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FLORIDA WEATHER. ' .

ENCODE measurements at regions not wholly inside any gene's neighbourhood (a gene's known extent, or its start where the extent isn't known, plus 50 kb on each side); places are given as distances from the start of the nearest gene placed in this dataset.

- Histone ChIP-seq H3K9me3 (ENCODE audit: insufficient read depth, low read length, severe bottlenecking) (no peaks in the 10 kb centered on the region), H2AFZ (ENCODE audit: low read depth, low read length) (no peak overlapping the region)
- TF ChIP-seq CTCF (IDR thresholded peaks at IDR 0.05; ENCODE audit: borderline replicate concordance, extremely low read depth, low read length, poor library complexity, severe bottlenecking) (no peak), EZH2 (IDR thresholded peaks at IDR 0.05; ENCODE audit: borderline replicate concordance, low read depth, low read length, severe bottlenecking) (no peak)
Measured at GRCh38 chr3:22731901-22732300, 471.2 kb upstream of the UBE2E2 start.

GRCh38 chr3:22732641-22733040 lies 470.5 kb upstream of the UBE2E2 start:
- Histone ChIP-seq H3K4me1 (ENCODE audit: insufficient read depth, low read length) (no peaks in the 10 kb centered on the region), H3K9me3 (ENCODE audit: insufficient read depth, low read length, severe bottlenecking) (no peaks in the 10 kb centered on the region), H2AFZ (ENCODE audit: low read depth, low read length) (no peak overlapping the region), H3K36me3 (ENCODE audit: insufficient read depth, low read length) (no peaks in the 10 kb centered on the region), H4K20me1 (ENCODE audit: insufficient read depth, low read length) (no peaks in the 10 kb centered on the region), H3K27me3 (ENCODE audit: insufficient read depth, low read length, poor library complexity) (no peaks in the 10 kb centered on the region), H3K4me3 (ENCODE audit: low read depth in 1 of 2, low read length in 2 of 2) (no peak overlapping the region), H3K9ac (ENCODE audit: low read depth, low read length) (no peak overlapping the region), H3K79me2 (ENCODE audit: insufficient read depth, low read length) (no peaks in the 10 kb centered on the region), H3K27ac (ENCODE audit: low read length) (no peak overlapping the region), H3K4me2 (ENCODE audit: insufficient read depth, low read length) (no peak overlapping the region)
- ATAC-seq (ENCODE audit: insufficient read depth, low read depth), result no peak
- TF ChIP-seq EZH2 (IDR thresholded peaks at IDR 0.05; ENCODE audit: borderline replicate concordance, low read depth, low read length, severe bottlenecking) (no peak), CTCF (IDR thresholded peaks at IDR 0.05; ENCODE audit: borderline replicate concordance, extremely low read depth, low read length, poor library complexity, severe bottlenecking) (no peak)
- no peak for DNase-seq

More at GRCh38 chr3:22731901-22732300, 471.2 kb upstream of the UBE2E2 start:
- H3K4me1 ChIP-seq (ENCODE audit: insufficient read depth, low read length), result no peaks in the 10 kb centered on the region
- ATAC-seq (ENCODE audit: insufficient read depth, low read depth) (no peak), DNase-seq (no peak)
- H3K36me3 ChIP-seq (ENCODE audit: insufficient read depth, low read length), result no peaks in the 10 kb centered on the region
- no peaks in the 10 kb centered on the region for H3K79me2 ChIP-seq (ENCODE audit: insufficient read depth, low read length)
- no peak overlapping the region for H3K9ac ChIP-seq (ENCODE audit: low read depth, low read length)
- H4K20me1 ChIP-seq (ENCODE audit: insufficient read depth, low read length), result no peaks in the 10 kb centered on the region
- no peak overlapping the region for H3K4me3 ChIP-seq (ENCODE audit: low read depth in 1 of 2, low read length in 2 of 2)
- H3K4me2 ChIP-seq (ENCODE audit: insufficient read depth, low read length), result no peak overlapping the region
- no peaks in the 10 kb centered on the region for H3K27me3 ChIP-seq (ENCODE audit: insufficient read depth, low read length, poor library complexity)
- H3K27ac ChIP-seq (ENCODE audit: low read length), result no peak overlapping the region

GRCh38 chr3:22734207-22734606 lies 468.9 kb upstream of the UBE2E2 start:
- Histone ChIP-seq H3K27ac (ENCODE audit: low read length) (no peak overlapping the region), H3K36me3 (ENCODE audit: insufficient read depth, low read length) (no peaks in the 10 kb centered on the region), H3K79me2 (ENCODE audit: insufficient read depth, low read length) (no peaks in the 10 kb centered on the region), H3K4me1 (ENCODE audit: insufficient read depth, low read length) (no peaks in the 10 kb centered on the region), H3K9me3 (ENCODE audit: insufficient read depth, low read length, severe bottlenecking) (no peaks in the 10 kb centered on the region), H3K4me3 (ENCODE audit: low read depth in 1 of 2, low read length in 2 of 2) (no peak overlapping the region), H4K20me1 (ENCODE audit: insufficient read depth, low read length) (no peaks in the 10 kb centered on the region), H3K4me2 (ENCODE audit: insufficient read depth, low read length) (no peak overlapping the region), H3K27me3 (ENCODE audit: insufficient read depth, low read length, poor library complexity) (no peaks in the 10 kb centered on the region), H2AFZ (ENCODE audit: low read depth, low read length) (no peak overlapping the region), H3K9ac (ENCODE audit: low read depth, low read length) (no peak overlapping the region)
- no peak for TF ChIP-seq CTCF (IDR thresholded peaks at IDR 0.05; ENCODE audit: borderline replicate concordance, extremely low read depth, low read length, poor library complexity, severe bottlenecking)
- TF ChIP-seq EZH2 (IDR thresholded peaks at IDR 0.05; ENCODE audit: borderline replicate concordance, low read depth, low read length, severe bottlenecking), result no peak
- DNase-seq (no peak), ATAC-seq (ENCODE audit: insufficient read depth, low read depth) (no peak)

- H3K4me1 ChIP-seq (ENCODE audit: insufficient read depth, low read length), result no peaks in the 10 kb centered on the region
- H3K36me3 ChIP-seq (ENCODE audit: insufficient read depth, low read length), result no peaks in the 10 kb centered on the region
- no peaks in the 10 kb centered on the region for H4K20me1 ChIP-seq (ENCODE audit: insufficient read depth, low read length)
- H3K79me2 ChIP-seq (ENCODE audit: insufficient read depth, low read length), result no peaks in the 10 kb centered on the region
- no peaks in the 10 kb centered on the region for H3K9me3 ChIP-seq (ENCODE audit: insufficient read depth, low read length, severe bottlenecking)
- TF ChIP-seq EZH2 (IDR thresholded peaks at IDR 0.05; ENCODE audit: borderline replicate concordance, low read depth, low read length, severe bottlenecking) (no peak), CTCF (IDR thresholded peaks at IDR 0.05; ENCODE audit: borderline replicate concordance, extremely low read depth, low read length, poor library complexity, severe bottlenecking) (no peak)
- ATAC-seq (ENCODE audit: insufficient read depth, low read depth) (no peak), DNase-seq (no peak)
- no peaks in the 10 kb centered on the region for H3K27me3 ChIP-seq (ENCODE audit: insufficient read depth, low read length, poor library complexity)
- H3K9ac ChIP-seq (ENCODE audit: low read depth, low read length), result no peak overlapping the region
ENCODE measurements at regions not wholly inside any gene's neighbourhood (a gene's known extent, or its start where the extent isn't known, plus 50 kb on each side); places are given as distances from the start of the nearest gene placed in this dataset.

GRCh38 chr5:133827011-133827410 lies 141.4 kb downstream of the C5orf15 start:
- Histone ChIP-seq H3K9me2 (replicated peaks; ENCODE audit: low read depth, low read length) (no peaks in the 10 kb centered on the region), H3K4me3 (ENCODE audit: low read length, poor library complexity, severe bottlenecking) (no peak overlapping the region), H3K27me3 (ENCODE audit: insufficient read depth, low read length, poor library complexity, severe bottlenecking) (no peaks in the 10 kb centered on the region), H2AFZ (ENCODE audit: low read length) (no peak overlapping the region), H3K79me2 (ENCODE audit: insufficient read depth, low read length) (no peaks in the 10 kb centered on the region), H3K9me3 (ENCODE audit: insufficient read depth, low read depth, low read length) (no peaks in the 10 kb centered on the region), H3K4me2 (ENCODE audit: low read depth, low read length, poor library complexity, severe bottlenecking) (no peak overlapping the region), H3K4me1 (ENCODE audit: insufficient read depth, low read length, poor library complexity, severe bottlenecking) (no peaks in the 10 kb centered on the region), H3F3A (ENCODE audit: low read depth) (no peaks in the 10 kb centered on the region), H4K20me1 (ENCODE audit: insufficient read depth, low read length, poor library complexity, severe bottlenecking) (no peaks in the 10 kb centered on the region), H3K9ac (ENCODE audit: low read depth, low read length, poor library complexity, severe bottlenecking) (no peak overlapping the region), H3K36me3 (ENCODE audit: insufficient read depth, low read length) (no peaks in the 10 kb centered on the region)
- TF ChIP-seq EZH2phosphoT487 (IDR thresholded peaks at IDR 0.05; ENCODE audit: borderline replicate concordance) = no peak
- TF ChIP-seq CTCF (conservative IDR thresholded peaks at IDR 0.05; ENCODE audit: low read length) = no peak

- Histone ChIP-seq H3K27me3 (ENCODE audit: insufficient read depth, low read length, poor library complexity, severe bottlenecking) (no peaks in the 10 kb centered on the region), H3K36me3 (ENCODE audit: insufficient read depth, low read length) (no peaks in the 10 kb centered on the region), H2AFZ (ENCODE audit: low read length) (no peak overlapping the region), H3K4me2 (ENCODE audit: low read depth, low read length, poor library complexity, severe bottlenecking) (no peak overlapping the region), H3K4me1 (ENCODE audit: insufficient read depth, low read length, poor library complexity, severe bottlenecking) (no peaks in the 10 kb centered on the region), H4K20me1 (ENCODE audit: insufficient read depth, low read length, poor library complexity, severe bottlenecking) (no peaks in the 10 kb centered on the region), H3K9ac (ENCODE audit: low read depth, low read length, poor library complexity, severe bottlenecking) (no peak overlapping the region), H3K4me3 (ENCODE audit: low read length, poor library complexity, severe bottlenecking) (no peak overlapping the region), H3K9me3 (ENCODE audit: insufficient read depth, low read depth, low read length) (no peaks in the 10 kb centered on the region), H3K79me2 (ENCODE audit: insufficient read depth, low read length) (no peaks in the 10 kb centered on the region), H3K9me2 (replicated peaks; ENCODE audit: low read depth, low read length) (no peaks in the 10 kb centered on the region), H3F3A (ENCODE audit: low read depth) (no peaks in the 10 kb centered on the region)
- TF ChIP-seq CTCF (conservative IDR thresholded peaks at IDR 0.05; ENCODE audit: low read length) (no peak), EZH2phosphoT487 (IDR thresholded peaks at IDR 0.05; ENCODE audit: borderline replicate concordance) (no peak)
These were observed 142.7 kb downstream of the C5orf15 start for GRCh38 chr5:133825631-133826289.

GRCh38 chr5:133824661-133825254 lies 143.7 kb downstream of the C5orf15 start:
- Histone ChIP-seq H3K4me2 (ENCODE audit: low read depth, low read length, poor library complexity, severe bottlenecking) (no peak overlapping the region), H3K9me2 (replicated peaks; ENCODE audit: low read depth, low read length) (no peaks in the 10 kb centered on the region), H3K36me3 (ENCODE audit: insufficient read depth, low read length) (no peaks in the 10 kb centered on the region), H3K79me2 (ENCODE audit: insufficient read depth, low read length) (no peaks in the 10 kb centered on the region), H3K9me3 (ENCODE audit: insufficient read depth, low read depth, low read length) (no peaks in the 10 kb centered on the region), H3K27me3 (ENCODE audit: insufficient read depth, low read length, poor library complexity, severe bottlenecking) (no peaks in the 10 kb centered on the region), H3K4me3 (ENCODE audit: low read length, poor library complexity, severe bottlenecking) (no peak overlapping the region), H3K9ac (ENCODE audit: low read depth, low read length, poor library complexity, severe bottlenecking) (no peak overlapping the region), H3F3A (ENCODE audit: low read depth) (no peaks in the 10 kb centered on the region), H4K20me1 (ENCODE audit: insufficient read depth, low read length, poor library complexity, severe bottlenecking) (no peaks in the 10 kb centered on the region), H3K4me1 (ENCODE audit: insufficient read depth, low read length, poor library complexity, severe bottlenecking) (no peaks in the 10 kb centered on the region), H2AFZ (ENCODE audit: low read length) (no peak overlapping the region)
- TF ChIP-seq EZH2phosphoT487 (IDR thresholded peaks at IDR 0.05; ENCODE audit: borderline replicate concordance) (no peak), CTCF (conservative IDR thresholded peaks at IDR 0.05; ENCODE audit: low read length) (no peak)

chowers and cooler , Sunday; Read the Ileal Estate Advts. in today's Journal. To sell or rent Real Estate, advertise In The Jour nal The Journal has been the lead ing Real Estate medium in West . Florida for over 20 years. . : jionday partly cloudy, moderate variable wmas. - . - 5wf r VOL. XXII NO. 270. : PENSACOLA, FLORIDA, SUNDAY MORNING, OCTOBER 12, 1919. PRICE FIVE CENTS IRAL PLUNKETT mm FLYING PARSON GROSSES CONTINENT WILL EXTEND WELCOME TO ADM SOLDIERS MAY W0RK1N PLACE LONGSHOREMEN Secretary Baker of War Depart- w w. i s O A i 1 ment is ueierminea .airme Shall Not Interfere With Handling of Army Vessels VIRTUAL ULTIMATUM IS REFUSED BY STRIKERS Walkout Which Has Paralyzed JIarbor Traffic in New York Tor Five Days Threatens to Spread to All Atlantic Ports. Washington, Oct. 11. Soldiers will be used to load and unload army ves Bels at New York if longshoremen strike prevents the normal handling of the vessels Secretary Baker said today. . ' New York. Oct. ll-r-Answering an appeal made today by Professor Will lam Z. Ripley, chairman of the na tional adjustment commission for forty thousand striking longshoremen whose walkout four" days ago- has paralysed harbor traffic here began , ballottlng tonight on the question whether to re turn to work pending reopening of their case by Commission Dekmber.' Xew York, Oct. 11 A committee presenting the striking longshoremen today flatly refused a virtual ulti matum from the war department in re gard to the handling of four freight ships and six passenger ships now on their way to New York. The war de partment had - announced through William Z. Ripley, chairman of the national adjustment commission that it '-Intended" that' the ships should be handled. Mr. Ripley asked the strikers' committee if they would prom ise to take care of these ten ships ana received a flat refusal. Major Powell, representing the army transport service of the war depart ment, had previously appeared before the national adjustment commission of the United States shipping board, and requested that the men handle four ln-coming freight and six passenger transports operated by the govern ment. Aboard one of these is Col. E. 31. House. As a "concession." the longshore men's committee stated the men would be willing to handle Colonel House's mail and baggage on whatever ship ho Is a passenger, but declined to work on any of the other 6bps. New York. Oct. 11. Extension to the coastwise traffic at every Atlan tic port, of the longshoremen's strike, "Rhlch has virtually stopped activi ties in New York harbor, appeared in evitable today. John F. Riley, chairman of the com mittee directing the strike announced that orders for such an extension had teen issued because the ' national ad justment commission of the United States shipping board refused to grant an increase in the coastwise long shoremen's scale from 65 cents to $1 an hour. The only apparent hope lay In a meeting of the strike committee with the national adjustment commission, 'hich began this morning. The coastwise longshoremen's strike. If made effective, it was stated would add least 16,000 to the total number strikers. Eight thousand of this number are employed In. New -York nd 8,000 In the various other ports. Kmployees of all the Hudson river ferry lines and all the railroad com rany tug lines with the exception of the Lacka wanna,, struck suddenly last nisht, tieing up the tugs and ferry t'Olta . ' APPOINTMENTS BY THE GOVERNOR ARE MADE PUBLIC Tallahassee, Oct. 11 Governor Catts made the following appointments to day: E. Cole to be member of the ate board of examiners of optometry tor a term of four years I beginning November 18; Sam S. Pinney to be Trobation officer for Escambia county for "i term of four years; E. C. Aurin ,r re a member of the board of elec yi"' medical examiners for a term of yur years, beginning November 23; r'r- Addison, to be a member of the ute board of osteopathic examiners to Jxeed Dr. J. C. Howell, resigned; J- J- Mason to be probation officer ir Manatee county for a term of four Jtars. LIEUT. MAYNARD FIRST TO FINISH LONG AIR RAGE Trip Across Continent From Mineola to San Francisco Wa3 Made in Twenty-Four Hours, Fifty-Two Minutes. TENANT AND KIEL LEAD THE EAST BOUND FLYERS Unfavorable Weather Was Ex perienced Over Large Portion of the Course Delaying Prog ress of Flight to Some Extent San Francisco. Oct, 11. First Lieu tenant Belvin V- Maynard, the fly ing parson", of Wake Forest, North Carolina, leader of the west bound trans-continental flyers, arrived here today unofficially Ut is announced the actual flying time from Mineola, New York was twenty-four hours and fifty two minutes, fifty-five and half sec onds. , Mineola. Oct. 11. L. E. Tenant and E. C. Kiel landed this afternoon lead ing the east bound , flyers from San Francisco. Major Carl Spatz arrived twenty seconds later. . , , " Chicago, Oct. 11. Despite unfavor able weather over a large part of the course,' army aviators today continued their tras -continental, endurance and reliability contest. The flyers battled with rain In the east and high winds in the west while weather in the cen tral states was unsettled. '- '-' ; Major . Carl Spatz early In the day gained, the lead in the race from San Francisco ; to "New York while Lieut. E. C. Kiel was in second " place and Captain L. ; N. Smith, - in third place. The three spent the night at Bryan, Ohio, and left for Cleveland -early in the morning. Captain Smith lost his way in a heavy rain seven miles west of Cleveland and broke a strut and a propellor in making a forced landing. The machine overturned in a ditch but Captain Smith escaped injury. Major Spatz, and Lieut. Kiel ar rived safely in Cleveland and left for Buffalo at 9 a. m. and 9:09 a. m. re spectively. . Lieutenant B. W. Maynard, the "fly ing parson," leading the . westbound flyers, spent the night at Salduro, Utah, leaving there at 6:47 a. m. for Battle Mountain, Nevada which he reached at 8:13 a. m. v All the westward fliers .complained of high winds. Nine of the aviators who slept at Cleveland last night resumed their trip early today. Of the eleven flyers who spent the night at Bryan, Ohio, Lieutenant H. W. Sheridan was the first to leave for the west this morning. The others followed later. NEW REPORT ON COTTON CROP MAY BE ORDERED "Washington, Oct. 11. Complaints of the American Cotton Association ques tioning the accuracy of the last gov ernment report on cotton today found legislative expression in congress when Representative Byrnes. ' democrat, of South Carolina introduced a resolu tion directing the department of agri culture to issue a new report by No vember 2, giving cotton crop condi tion as of October 25. It is said the government report failed to show crop abandonment. FRENCH SENATE GIVES APPROVAL PEACE TREATIES Paris, -Oct. 11. The French senate today ratified the . German peace treatv and also the Franco-American, Franco-British defense treaties. Vote on the peace treaty was 217 for, and 1 against, with 1 not voting. Vote on the defense was unanimous. , Only the formal act. of President Polncare now is necessary to make the treaties effective. VIRTUALLY ALL PRINT PLANTS IN NEWYORK CLOSE -Tir Torlc' Oft. 11. VirtrnillV Vverv book and job printing establishment here closed today until Tuesday, rsotn. inc new. it was said, is extjct' o develop in the strike situation fc 2 then- IT r-CL I STRIKE LEADERS HEARD IN PROBE AT PITTSBURGH Opportunity Is Given Union Or ganizer to Make Good Charge of Corruption of Government in Steel District. Pittsburgh, Oct. 11. Strike leaders from the industrial district where the steel controversy is being waged was given almost the entire day by the senate investigating committee in an attempt to probe the assertion of, J. J. Brown, union organizer, that the "long arm of. the steel trust has reached into the government of west ern Pennsylvania - to strangle the workingman's right of free ; speech and free assemblage." . Chicago, Oct. 11. A statement by Major General Leonard "Wood," com mander of the central department of the army and of the troops at Gary, Ind., that the situation at that eteel center was due to the presence of a dangerous and extremely active group of I. W. W. anarchists plans for their suppression and a continuation of the drive against alleged radicals over shadowed interest today in the grad ual improvement reported in the In dustrial situation during the past twenty-four hours in the Chicago district. Military authorities at Gary have begun construction of a stockade in which it was stated military prisoners will ' be , held pending disposition ; of their cases. Immigration officers ar rived there during the ' day and pre pared, it was said, to arrange' for de portation of all radicals against whom evidence was found to support such action. Charles F. Cline, federal district at torney, went to ; Washington to report on the Gary situation, it was under, stood and to recommend special leg islation further to curb radical activi ties. - .-. : . -. At Indiana Harbor, a band of women pickets was dispersed by the militia men on duty there under martial law and plans for a demonstration were blocked. - - - .- s YoungstowTV Ohio;, Oct. 11. The first iron manufactured in the Ma honing Valley since the steel .strike began was poured from a blast fur nace at the Toungstown Sheet and Continued on Page Two) SUGAR, SUGAR, WHO'S GOT THE Tl TV VOMPLANTO HAKE DEMANDS ON CONFERENCE Feminine Members of Public Group Want Legislation Equalizing Status of Men and . Women in Industry. Washington, Oct. 11. While no for mal meetings of groups or committees of the industrial conference were held today,-because of the absence from the city of a majority of the delegates, va rious phases of t.le proposed industrial settlement were discussed at informal gatherings. ..The three women members of the public group began formulating de mands to be presented on behalf of women. The delegates Ida M, Tar bull, of New York; Gertrude Barnxfm, of Chicago, and Lillian Wald, of New York favor legislation equalizing the legal status in industry of men and women and are drafting their views for presentation to the conference through the public group, Tuesday. It was said today the reason John Spargo, of New York, decided not to introduce yesterday his resolution de manding that refusal of employers to meet , labor union representatives whether employes of the company, or not, be made a penal offense, was bis unwillingness to start any discussion at this time which might destroy the usefulness of the public group as a mediatory factor between capital and labor. However, Chairman Bernard M. Baruch made it plain that the public group intended to be a positive force in the conference and would not confine its activities to conciliation. He said the group represented the unorganized public and would not agree to any pro gram unless the public's Interests were protected. Other members of the group said a "statement of principles" embodying a definite program for set tling industrial conflicts and protect ing the interests of the consumer would be prepared. 1 V , '. " - "; MAD HATTER WINS FIFTY THOUSAND CHAMPIONSHIP Latonia, Kentucky, Oct. 11. - Mad Hatter, owned by S. C Hildreath nd ridden by Jockey L. : Fator, won the $50,000 Latonia championship stake for a mile, and three-quarters here to day in the sea of mud. : Time, three minutes, six seconds. SUGAR? - . - . HANCOCK SAYS KEHOE HAS NO BRIEF FOR HIM Postmaster Denies Washington Dispatch That Ex-Congressman Is Working to Have Him Reappointed at Pensacola. Referring to a Washington dispatch in the Jacksonville Times-Union of Friday, in which it was said that ex Congressman Walter Kehoe was in Washington working to have Ben Hancock confirmed as postmaster at Pensacola, Mr. Hancock said last night: "I don't want the postmaster ship and wouldn't have it. If Mr. Kehoe or any other friends of mine are in Washington working for me to be retained as postmaster it certainly is neither by nor with my consent." ''I am not a candidate for post master, never have been a candidate since my name was withdrawn by Congressman Smithwick. All my friends know what my .plans are and they are planning to back me to the limit." ,. ' , The Washington dispatch in ques tion read as follows: Washington, Oct. 9. (Special) Ex Congressman Walter Kehoe. of Pensa cola, is in Washington and it Is be lieved here that his presence indicates one of .the hottest postoffice flights ever seen in Florida. Benjamin H. Hancock is now postmaster at Pensa cola and an examination is soon to be held to name his successor. Mr. Kehoe and other friends of Mr. Hancock are endeavoring to secure his reappoint ment while Congressman Smithwick will oppose him in the matter under the president's executive order of 1917, which took the naming of postmasters out of the hands of congressmen and placed them under civil service rules. The congressmen now have it so ar ranged that in many cases they are able to have the senators from their states agree to block confirmation un til the name of some one, satisfactory t the former is named.-. In this way hile the congressman cannot directly name his man he may object through the confirmation method to further ac tion until some one who is satisfac tory comes up. It is not known what position either one of the Florida sen ators will take on this . matter, but among the friends of Mr. Hancock and other aspirants the race is likely to be a hot one. TO BE DECIDED BY NEVCOffilSSION Chairman Brorein Announces Members Who Are to Succeed Allen of Key West, and Cooper of Jacksonville. DATE DEFINITELY SET IS OCTOBER 20 Pensacola Interest Now Centers on Financial Aspect of Prop osition With Majority Strong ly in Favor. Practically a new State Commission will hear Pensacola claimants when they appear October 20 to present Pensacola's claims. t Announcement was made yesterday by John B. Jones, Pensacola member of the centennial commission, of Oc tober 20 as. the definite date for the meeting of the commission in Tal lahassee, following a wire received yesterday from W. G. Brorein. who also announced the . appointment of Mr. Burgueries, of Palm Beach, to succeed Mr. Allen, of Key West, and Perry Adair of Jacksonville, to suc ceed Mr. Cooper, also of -that city. MrT Burgueries is well known to business men of Pensacola and West Florida,, ' He has .large business hold ings in West Florida, being interest ed in the Southern States Lumber Company and having properties in the Everglades section of the state. The sentiment for the centennial seemed yesterday to have centered upon the business aspect of the prop osition. Men Who have been opposed to the movement, and others who have been lukewarm, many of whom have been away from the city, have found that a great deal of valuable publicity has already been created, because of the fight that Pensacola is waging, and that men of affairs consider the centennial as a possible valuable fac tor in the future development, not only of Pensacola but of the entire south. It is believed that many of the solid, substantial business men of the city will go over to Tallahassee with the delegation, which will make the Pen-sacola-Tallahassee tour. A prominent official, who was em ployed during the world war at the great Bethlehem steel plant, and who had charge of some of the construc tion work of a number of the torpedo destroyers now in port, in speaking of the projected centennial said: "It will do more , to build up your town than any other one thing could do. You people down here have the finest port in the world, but what you need is more docks and more railroads. The centennial would give you both. The centennial for Pensacola would mean federal and " state aid. These would mean that the United States government would come in here and help you build the docks and termi nals that you need. It is tho biggest kind of a chance, and when I hear a Pensacola business man say anything against the centennial proposition, I am amazed that anyone should be so short-sighted. Pensacola should show a united front for the fight for the big show, for I believe if you get It the future of your city is assured.'" STRIKE OF 200,000 COAL MINERS TO BE CALLED NOV. 1 Philadelphia, Oct. 11. After bitu minous coal operators and employees failed to reach an agreement today on the latter's -demands, acting presi dent Lewis of the union announced he would call a strike of , two hundred thousand soft coal miners on Novem ber 1. Miners demands Include sixty per cent increase in wages, a six-hour day, a five-day week and time and a half for over-time and double time for Sundays and holidays. CLOTHING NOW IS INCLUDED IN CONTROL ACT Washington, Oct. 11. The senate and house adopted today the confer ence report on amendments extending the food control act to Include cloth ing and food containers and providing punishment for profiteering and hoard ing. The bill now goes co thj presi dent who asked for this e-rislation as a weapon against the high ost of living. CENTENNIAL MAYOR SANDERS PLANS WELCOtlE TO DESTROYERS Will Extend Freedom of City to Admiral Plunkett and His Men When "Squadron Com mander Arrives in Port MERCHANTS WILL ' DECORATE STORES Festivities Will Culminate With Celebration in Evening With VnmniN Naval Leader as Guest of City. Mayor Frank D. Sanders will offer the freedom of the city to Admiral Plunkett, commander of the destroyer squadron, who is due in Pensacola bay Monday on board the cruiser Roches ter. Mayor Sanders, the other city commissioners and a delegation of prominent citizens on board the Mer cathedes, with Captain Paul P. Stew art of, the Pensacola Shipbuidling Company, will make the admiral's gangway and bring Admiral Plunkett to the city. The official welcome will be made either at city hall or at Mallory Court, the evening of the admiral's arrival. A mass meeting will be held in his honor and everything will be done to make the visit of the destroyer men rlMH:int. Pensacola merchants will decorate their places of business Monday, in honor of the admiral's coming. The various clubs will hold open house, the Knighta of Columbus givins a dance Monday night, and tho War Camp Community Service has extended a welcome to the officers and men to make themselves at home at the Army-Navy Club. Full details for the admiral's wel come will be arranged today and an announcement will, be mado as aoon as the date of his arrival is definitely known. Eleven destroyers are In the harbor this morning. Eight more vessels ar rived during yesterday and from now on for several days they will crrlvo at the rate of three or four a lay until the total of fifty-four vessels have dropped anchor in Pensacola bay. In formally, Mayor Sanders has already extended the welcome of the city to the officers and crews of the destroy ers and the - Maxent Park baseball commission has offered the uso of Maxent park for the use of athletics. Many people crowded the wharves yes terday afternoon to get a view of the vessels and beginning today visitors will ,be allowed aboard, during the hours from one to four thirty in the afternoon. The vessels to arrive yesterday end their commanding officers were: the McCalla, Lieut. Commdr. G. B. Ashe; Fairfax, Lieut. Commdr. W. W. Smith; Taylor, Lieut. Commdr. F.' G. Reln lcke; Calhoun, Commdr. Farwell . Harding, Commdr. H. D. Cooke; Mc Kean, Lieut. Commdr. R. C. Williams; Ingram, Lieut. Commdr. M. B. De Mott; Bancroft, Lieut. Commdr. H. 8. Haislip. The Maxent Park Baseball commis sion composed of Edward Fox. Fred erick Gillmore and Charles W. Fo rum have tendered the use of Max ent Park, free of charge, to the offi cers and members of the crews for ath letic purposes during their stay in this city. Officers of the squadron informed The Journal last night that visitors will be welcomed aboard the ships any afternoons from one to four thirty o'clock. Many naval officers who made his tory in the world war are in Pensa cola with the torpedo destroyers, and others will Join the fleet in a few days. Admiral Plunkett, who is in command of the squadron, has as his flagship, the Rochester, which was Admiral Sampson's flagship at Santiago, later christened the Saratoga. Later with new and modern armamonf tt tnnv .v.. . . 1 . name of the Rochester. Admiral Plunkett saw some stirring times during the world war, command ing the only large guns with the 'Am erican forces at the front, the only heavy American artillery-that smash ed the German lines and drove the Huns back to Berlin. Captain Buchanan, in command of the flotilla, commanded the destroyer Downee, at Queenetown. He returned to the states in 19lg, and was sent back to Queenstown, where he was at the time of the signing of the armis tice. , Commander H. E. Cook was also with the destroyers at Queenstown. Commander Cook took a yacht to France, at the opening of hostilities